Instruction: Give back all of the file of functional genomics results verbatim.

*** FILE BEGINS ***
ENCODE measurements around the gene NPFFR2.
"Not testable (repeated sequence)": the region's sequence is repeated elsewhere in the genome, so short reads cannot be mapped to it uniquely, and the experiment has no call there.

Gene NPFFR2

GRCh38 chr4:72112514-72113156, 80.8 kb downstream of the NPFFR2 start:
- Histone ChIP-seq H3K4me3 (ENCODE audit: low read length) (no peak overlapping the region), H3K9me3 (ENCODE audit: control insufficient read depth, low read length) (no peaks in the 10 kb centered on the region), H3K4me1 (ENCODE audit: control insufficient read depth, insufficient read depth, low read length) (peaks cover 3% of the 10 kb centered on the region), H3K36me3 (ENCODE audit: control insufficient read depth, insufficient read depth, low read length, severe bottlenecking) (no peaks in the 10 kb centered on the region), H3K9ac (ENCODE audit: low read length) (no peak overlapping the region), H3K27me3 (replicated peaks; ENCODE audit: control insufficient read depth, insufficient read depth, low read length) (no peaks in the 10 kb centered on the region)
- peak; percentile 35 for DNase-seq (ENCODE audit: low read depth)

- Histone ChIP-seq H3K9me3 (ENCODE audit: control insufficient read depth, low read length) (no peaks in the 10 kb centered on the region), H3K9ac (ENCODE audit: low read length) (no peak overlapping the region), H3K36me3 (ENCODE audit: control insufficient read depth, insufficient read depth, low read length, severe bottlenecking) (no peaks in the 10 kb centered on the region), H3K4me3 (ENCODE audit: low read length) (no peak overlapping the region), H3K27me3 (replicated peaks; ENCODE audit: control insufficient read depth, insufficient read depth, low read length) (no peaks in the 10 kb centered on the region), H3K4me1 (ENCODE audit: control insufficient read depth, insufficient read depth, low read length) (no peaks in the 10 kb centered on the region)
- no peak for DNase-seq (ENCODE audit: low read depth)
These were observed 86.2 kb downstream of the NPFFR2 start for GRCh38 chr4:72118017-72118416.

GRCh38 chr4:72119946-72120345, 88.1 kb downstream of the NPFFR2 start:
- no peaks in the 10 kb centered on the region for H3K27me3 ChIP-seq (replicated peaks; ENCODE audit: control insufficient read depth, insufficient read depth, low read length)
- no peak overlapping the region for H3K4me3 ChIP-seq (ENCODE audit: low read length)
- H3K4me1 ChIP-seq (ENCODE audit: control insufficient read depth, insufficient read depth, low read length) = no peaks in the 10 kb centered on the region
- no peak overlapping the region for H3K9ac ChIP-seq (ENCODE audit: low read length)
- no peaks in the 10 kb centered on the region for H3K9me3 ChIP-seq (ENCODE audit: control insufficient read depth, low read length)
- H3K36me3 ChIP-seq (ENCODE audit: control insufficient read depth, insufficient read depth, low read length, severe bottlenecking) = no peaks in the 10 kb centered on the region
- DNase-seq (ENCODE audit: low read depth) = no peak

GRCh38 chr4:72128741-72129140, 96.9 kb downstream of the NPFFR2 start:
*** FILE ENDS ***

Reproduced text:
ENCODE measurements around the gene NPFFR2.
"Not testable (repeated sequence)": the region's sequence is repeated elsewhere in the genome, so short reads cannot be mapped to it uniquely, and the experiment has no call there.

Gene NPFFR2

GRCh38 chr4:72112514-72113156, 80.8 kb downstream of the NPFFR2 start:
- Histone ChIP-seq H3K4me3 (ENCODE audit: low read length) (no peak overlapping the region), H3K9me3 (ENCODE audit: control insufficient read depth, low read length) (no peaks in the 10 kb centered on the region), H3K4me1 (ENCODE audit: control insufficient read depth, insufficient read depth, low read length) (peaks cover 3% of the 10 kb centered on the region), H3K36me3 (ENCODE audit: control insufficient read depth, insufficient read depth, low read length, severe bottlenecking) (no peaks in the 10 kb centered on the region), H3K9ac (ENCODE audit: low read length) (no peak overlapping the region), H3K27me3 (replicated peaks; ENCODE audit: control insufficient read depth, insufficient read depth, low read length) (no peaks in the 10 kb centered on the region)
- peak; percentile 35 for DNase-seq (ENCODE audit: low read depth)

- Histone ChIP-seq H3K9me3 (ENCODE audit: control insufficient read depth, low read length) (no peaks in the 10 kb centered on the region), H3K9ac (ENCODE audit: low read length) (no peak overlapping the region), H3K36me3 (ENCODE audit: control insufficient read depth, insufficient read depth, low read length, severe bottlenecking) (no peaks in the 10 kb centered on the region), H3K4me3 (ENCODE audit: low read length) (no peak overlapping the region), H3K27me3 (replicated peaks; ENCODE audit: control insufficient read depth, insufficient read depth, low read length) (no peaks in the 10 kb centered on the region), H3K4me1 (ENCODE audit: control insufficient read depth, insufficient read depth, low read length) (no peaks in the 10 kb centered on the region)
- no peak for DNase-seq (ENCODE audit: low read depth)
These were observed 86.2 kb downstream of the NPFFR2 start for GRCh38 chr4:72118017-72118416.

GRCh38 chr4:72119946-72120345, 88.1 kb downstream of the NPFFR2 start:
- no peaks in the 10 kb centered on the region for H3K27me3 ChIP-seq (replicated peaks; ENCODE audit: control insufficient read depth, insufficient read depth, low read length)
- no peak overlapping the region for H3K4me3 ChIP-seq (ENCODE audit: low read length)
- H3K4me1 ChIP-seq (ENCODE audit: control insufficient read depth, insufficient read depth, low read length) = no peaks in the 10 kb centered on the region
- no peak overlapping the region for H3K9ac ChIP-seq (ENCODE audit: low read length)
- no peaks in the 10 kb centered on the region for H3K9me3 ChIP-seq (ENCODE audit: control insufficient read depth, low read length)
- H3K36me3 ChIP-seq (ENCODE audit: control insufficient read depth, insufficient read depth, low read length, severe bottlenecking) = no peaks in the 10 kb centered on the region
- DNase-seq (ENCODE audit: low read depth) = no peak

GRCh38 chr4:72128741-72129140, 96.9 kb downstream of the NPFFR2 start: